If you didn’t see this coming, you weren’t watching:

Admittedly, this is a subjective, very non-scientific observation on my part, but it seems that many are surprised by the Yankees post season success thus far.  So much credit and attention was given to the 100 plus win Indians and the 100 plus win Astros (rightfully so), that the team that won 91 games and finished behind Boston (seems like a long time ago, doesn’t it?) wasn’t given much of a chance.

Here’s the thing, and I noted this much earlier this season:  The Yankees were among the team leaders in run scoring and run prevention all season, finishing at 2nd in the American League in both runs scored (behind Houston) and runs prevented (behind Cleveland).

Despite the 2nd best run differential, they had the 8th best record in baseball, due in large part to randomness, and perhaps a (slightly) smaller part due to managerial inability to handle a bullpen.  Reminder – they were 18-26 in one run games, despite having the best bullpen in baseball – draw your own conclusions.

And even though at various points of the year, Aaron Judge, Aroldis Chapman, Masahiro Tanaka, and Gary Sanchez were all awful (fans’ sentiments, not mine – “My GOD, what’s wrong with (insert name from above choices)?!?!” people neglected to see what I thought was obvious.

There was nothing wrong with the players or the roster.  The team just wasn’t healthy.  If the team that takes the field for them tomorrow night were available all season, they probably would’ve finished first in run scoring, run prevention and maybe even overall record.

I know, I know, all teams suffer injuries.  But let’s look at the extent to which they affected the Yankees.  Quite simply, the following players were full time starters for extended periods this season due to other players’ injuries:

Austin Romine, Chris Carter, Ronald Torreyes, Jacoby Ellsbury.

Now under normal circumstances, the Yankees get full time at bats from:

Gary Sanchez, Greg Bird, Starlin Castro, Didi Gregorius and Aaron Hicks.

We’re not splitting atoms here.

Group A averaged 301 plate appearances.  That’s half of a season and almost three times what a part timer should get under normal circumstances, because essentially, all of them were full timers for a good chunk of the season.

Those players averaged a .304 on base percentage, .360 slugging percentage and a 76 weighted runs created plus (wRC+).

For some perspective about how woeful a performance that is, consider this:  The combined OPS of the group is almost 100 points lower than the league average and would make them the 140th worst player out of 144 to qualify for the batting title this season, using OPS.

More perspective: The league average wRC+ is 100.  So their combined production was literally 24% worse than an average player.

Insert group B:

They averaged a .338 OBP, .502 SLG, 119 wRC+.  That’s big time offense especially considering that 4 of the 5 spots are taken by the 4 most difficult defensive positions where offense isn’t necessarily expected.  Speaking of which…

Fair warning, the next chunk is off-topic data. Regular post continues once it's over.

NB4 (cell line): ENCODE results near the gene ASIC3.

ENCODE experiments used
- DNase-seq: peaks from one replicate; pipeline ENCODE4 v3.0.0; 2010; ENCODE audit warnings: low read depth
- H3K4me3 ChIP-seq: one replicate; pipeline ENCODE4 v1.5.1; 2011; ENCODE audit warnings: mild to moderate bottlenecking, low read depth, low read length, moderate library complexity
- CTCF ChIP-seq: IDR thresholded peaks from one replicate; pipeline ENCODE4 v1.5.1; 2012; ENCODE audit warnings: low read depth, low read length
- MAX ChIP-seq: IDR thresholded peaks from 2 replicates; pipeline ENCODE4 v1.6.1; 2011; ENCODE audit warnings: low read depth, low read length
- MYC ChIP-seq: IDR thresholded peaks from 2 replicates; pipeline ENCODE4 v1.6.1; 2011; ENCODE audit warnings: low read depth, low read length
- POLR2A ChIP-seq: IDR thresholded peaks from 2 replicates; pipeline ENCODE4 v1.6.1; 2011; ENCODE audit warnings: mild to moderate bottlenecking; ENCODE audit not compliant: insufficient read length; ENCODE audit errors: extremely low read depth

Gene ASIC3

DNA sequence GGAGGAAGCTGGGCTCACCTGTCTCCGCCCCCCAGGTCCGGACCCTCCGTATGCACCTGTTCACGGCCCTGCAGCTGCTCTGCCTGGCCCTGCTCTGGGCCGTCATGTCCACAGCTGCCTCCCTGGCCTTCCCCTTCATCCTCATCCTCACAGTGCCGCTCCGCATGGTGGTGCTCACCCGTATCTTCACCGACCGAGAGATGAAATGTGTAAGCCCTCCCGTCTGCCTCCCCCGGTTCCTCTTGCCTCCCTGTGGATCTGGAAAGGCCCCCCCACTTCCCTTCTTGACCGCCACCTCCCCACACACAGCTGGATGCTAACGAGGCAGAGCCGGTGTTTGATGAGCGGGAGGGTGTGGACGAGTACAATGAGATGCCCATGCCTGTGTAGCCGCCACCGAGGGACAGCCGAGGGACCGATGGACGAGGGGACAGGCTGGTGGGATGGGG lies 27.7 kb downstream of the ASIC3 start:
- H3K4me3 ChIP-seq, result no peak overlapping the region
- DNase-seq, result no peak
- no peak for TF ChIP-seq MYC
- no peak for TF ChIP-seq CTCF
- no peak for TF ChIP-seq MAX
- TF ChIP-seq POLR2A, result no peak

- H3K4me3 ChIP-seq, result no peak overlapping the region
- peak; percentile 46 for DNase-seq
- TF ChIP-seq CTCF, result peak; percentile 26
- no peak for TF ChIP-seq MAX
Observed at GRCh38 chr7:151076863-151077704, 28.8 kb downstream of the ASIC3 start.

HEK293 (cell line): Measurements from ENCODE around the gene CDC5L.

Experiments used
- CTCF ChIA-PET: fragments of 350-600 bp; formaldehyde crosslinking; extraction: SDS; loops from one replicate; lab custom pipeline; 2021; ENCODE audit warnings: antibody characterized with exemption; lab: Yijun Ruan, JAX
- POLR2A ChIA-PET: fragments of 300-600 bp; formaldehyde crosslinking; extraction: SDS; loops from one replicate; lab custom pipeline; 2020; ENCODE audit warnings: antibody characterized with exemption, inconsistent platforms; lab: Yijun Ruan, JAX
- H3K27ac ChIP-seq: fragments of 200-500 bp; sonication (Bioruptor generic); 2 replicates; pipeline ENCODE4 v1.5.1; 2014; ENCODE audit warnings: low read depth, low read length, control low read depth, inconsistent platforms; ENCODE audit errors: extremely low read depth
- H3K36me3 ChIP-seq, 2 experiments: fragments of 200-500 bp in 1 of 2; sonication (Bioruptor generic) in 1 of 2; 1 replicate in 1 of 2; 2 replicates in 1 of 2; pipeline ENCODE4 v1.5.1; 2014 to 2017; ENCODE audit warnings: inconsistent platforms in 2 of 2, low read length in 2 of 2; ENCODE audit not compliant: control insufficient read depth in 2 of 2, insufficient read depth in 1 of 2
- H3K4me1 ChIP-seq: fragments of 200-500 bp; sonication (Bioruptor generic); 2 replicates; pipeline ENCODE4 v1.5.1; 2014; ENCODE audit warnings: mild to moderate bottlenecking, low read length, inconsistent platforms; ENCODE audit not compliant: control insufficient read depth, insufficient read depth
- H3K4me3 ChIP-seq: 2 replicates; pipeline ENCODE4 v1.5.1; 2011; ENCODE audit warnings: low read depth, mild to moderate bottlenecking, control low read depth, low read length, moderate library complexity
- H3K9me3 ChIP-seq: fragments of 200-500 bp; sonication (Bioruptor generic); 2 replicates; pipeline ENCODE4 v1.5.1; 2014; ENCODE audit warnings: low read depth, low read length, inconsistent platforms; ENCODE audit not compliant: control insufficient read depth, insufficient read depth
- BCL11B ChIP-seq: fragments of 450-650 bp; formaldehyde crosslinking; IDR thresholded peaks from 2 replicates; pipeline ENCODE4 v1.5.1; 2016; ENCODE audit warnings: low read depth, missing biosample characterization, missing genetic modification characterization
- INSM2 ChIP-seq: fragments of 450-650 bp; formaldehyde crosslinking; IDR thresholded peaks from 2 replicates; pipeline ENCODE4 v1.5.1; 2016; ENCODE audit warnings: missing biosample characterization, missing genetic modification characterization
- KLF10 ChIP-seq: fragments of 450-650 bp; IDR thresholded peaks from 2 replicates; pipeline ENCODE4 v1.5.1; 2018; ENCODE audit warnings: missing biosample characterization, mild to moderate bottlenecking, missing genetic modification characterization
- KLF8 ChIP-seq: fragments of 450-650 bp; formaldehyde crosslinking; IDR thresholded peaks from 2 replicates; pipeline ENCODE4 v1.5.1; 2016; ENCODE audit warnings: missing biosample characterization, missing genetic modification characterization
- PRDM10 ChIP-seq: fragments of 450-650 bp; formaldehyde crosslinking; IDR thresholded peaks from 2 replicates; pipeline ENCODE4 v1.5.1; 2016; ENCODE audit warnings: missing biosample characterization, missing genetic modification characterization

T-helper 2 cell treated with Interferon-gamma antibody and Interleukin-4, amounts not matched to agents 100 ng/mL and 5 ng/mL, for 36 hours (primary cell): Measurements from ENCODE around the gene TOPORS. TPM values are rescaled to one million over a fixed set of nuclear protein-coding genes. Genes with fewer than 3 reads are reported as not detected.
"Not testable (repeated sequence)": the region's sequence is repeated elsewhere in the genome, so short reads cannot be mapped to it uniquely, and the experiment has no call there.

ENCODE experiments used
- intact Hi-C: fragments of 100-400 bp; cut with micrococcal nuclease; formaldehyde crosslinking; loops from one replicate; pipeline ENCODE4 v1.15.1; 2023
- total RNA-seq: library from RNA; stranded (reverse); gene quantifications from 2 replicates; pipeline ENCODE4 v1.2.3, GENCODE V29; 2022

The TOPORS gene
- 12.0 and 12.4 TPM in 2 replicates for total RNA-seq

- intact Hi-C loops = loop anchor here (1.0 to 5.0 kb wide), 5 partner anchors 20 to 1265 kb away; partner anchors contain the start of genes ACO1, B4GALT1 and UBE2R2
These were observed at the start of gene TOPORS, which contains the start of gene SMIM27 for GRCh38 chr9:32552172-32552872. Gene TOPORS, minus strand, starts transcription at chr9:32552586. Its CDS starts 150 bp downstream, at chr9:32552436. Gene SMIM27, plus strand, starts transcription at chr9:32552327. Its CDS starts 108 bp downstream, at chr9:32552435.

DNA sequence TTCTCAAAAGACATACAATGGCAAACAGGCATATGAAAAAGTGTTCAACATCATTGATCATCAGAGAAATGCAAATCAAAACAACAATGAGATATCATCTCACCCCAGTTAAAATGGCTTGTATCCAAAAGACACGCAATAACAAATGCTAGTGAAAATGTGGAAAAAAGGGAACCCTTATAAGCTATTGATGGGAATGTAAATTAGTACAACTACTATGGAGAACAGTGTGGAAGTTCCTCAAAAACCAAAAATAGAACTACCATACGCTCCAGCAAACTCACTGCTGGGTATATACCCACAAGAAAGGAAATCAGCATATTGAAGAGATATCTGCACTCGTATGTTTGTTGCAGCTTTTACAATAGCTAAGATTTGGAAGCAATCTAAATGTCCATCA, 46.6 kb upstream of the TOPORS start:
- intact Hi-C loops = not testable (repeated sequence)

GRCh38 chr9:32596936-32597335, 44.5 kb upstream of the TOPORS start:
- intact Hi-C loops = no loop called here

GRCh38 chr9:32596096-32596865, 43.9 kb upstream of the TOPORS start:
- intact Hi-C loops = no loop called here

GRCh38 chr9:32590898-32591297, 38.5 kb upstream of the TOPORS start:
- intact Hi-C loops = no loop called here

The regular inclusion of Sanchez, Gregorius, Hicks and Bird combined with Todd Frazier taking over 3rd base, improved the Yankees defensively exponentially as well.

The Yankees, with their “normal” lineup are significantly better now than they were mid-season in both scoring and preventing runs, and they were pretty good then.

The problem during their mid-season slump wasn’t that the Yankees were young and coming back to earth.  The problem wasn’t Aaron Judge being in the Home Run Derby.  The problem wasn’t Aroldis Chapman having a World Series hangover.  The problem wasn’t Gary Sanchez was lazy.  The problem was that they played a good chunk of the season with their “B” team due to injuries.

Fortunately, the loss of Michael Pineda, which make no mistake was a big loss, wasn’t as glaring as his replacements performed very well.

And on a somewhat tangential note, this strengthens Judge’s case for MVP even more in my mind.  He was setting production records while surrounded by a AA team a good chunk of the time.

This doesn’t mean that Houston won’t win two in a row on Friday and Saturday.  This is still baseball and if these teams played each other 100 times there would be streaks of 4 wins or more by each team, probably more than once.

And remember, momentum does not exist in baseball no matter what John Smoltz says.  All momentum begins and ends with Justin Verlander and Luis Severino tomorrow night at 8:08pm.  (And for the love of all things holy, when is someone going to tell Smoltz that “undefensible” and “irregardless” are…not…god…dammed…words…?!?)

But for those in the national media who haven’t watched the Yankees all year, or for the Yankee fans who let their emotions get the best of them in June, rest assured:

This is a bad ass team.


As usual, thanks to Baseball Reference and Fangraphs for the stats.

Side note on stats:  I used Bird’s OBP and SLG from his return from surgery on, prior to that he clearly wasn’t healthy, and it was a small sample size anyway.  And I couldn’t use his wRC+ at all – I’m not tech savvy enough yet to sort to that extent.


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